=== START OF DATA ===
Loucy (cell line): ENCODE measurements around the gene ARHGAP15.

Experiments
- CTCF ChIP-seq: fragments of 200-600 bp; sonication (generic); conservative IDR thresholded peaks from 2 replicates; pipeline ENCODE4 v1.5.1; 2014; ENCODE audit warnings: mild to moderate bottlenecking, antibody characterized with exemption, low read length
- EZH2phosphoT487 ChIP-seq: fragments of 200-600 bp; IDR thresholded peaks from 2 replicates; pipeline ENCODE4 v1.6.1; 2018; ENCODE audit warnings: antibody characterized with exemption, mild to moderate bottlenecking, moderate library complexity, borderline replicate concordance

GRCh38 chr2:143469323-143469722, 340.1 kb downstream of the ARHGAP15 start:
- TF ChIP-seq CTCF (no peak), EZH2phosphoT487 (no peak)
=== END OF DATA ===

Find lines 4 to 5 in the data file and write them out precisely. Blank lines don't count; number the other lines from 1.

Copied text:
- EZH2phosphoT487 ChIP-seq: fragments of 200-600 bp; IDR thresholded peaks from 2 replicates; pipeline ENCODE4 v1.6.1; 2018; ENCODE audit warnings: antibody characterized with exemption, mild to moderate bottlenecking, moderate library complexity, borderline replicate concordance

GRCh38 chr2:143469323-143469722, 340.1 kb downstream of the ARHGAP15 start: